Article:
Archives of the Congregational Memorial Hall Trust
In 1662 nearly 2,000 puritan ministers, who refused to conform to the newly-restored Anglican church, were ejected from their livings. In 1862, when the bicentenary of “Black Bartholomew” came to be celebrated, it was felt that the occasion ought to be marked in a more permanent manner than books, pamphlets or a series of lectures could provide. This desire led to the erection of the Congregational Memorial Hall, Farringdon Street, which was finally opened in 1875. For some ninety years this provided a home for the Congregational Library, the Congregational Union, and any number of associated enterprises.
The Congregational Memorial Hall Trust, which owned the Memorial Hall and still owns the Congregational Library, was nevertheless quite independent from the Congregational Union. Thus the archives of the two bodies, though both deposited with the Library, remain quite distinct.
The archives include: a List of Subscribers to the Memorial Hall Building Fund; Minutes of the Memorial Hall Trust 1862-1998, including a history of its foundation; copies of deeds, leases, etc., of the Memorial Hall Trust, including building contract, 1865-77; details of building expenditure 1871-77; the Deed of Foundation of the Memorial Hall 1872, and other deeds; Minute Books of Trustees’ Meetings 1873-1946; the Minute Book of the Congregational Library Joint Committee 1893-1939; the Minute Book of the Memorial Hall Trust Finance Sub-Committee 1915-25, and of the Memorial Hall House Committee 1915-46. There are miscellaneous files, plans, account books, and printed documents,including ones illustrating the development and sale of Caroone House, the office block built on the site of the old Memorial Hall, and its eventual sale, 1998.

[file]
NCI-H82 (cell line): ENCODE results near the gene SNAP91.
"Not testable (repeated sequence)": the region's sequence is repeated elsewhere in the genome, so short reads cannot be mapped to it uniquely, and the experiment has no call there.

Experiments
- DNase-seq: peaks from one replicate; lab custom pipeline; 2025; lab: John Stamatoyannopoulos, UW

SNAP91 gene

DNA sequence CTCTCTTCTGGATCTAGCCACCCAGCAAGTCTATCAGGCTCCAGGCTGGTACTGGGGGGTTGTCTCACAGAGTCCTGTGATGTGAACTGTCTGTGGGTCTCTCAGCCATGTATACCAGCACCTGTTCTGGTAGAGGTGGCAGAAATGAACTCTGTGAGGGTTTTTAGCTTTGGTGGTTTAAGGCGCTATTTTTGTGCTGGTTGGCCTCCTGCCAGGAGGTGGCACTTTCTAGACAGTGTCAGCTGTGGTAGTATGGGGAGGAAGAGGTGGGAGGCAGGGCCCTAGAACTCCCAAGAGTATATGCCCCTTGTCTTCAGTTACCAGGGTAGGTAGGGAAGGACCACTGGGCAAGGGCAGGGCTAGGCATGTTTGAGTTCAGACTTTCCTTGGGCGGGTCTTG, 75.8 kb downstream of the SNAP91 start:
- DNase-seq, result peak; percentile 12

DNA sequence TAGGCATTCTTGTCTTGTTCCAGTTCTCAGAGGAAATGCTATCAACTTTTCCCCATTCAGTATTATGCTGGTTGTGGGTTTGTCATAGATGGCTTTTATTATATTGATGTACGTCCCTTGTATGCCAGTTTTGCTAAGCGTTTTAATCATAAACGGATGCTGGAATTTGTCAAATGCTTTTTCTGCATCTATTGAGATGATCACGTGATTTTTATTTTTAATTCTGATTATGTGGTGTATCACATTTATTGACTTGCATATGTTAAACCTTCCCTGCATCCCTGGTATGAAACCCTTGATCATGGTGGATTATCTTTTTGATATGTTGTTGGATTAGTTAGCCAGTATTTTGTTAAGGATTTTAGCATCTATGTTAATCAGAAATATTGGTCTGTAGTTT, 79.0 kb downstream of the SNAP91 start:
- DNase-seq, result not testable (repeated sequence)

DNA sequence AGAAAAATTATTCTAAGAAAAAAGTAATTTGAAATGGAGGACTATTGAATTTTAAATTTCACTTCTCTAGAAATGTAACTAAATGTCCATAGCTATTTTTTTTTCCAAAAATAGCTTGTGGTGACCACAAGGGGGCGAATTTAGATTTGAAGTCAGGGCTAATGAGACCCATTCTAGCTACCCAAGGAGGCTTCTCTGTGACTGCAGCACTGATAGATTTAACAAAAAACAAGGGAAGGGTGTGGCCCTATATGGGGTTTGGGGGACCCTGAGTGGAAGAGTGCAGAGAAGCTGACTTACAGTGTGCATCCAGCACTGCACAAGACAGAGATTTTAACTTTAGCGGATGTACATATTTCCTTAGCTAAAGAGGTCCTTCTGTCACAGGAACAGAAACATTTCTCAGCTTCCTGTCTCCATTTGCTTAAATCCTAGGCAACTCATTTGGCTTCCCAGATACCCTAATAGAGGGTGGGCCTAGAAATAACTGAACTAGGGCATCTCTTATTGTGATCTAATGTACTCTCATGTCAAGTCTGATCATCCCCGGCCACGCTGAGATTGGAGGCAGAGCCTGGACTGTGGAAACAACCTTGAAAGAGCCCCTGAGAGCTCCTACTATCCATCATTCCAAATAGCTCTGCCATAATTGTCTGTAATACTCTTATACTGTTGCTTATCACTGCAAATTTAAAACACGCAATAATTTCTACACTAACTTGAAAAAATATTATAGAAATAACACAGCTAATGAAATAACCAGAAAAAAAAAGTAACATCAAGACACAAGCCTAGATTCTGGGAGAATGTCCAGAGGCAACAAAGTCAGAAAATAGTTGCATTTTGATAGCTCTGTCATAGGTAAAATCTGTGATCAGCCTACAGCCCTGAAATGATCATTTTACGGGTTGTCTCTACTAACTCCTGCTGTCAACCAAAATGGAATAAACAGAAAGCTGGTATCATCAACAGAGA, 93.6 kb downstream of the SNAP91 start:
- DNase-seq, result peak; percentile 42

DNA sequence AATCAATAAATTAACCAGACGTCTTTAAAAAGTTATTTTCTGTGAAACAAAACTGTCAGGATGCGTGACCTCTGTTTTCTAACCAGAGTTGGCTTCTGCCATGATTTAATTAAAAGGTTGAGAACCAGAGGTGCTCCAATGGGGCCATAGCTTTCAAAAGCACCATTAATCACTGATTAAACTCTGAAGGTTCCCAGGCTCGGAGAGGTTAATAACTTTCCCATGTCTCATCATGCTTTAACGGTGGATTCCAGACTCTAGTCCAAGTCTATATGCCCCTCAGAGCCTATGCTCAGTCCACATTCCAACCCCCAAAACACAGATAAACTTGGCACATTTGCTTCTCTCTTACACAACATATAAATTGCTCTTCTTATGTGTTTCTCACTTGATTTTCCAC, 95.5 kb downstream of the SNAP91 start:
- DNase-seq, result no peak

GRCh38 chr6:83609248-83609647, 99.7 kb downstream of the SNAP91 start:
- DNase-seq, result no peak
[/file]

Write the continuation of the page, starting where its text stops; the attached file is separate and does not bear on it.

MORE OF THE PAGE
Access to Memorial Hall Archives is restricted. They may only be inspected by permission of the Trustees of the Congregational Memorial Hall Trust.
A brief handlist of the Archives may be consulted.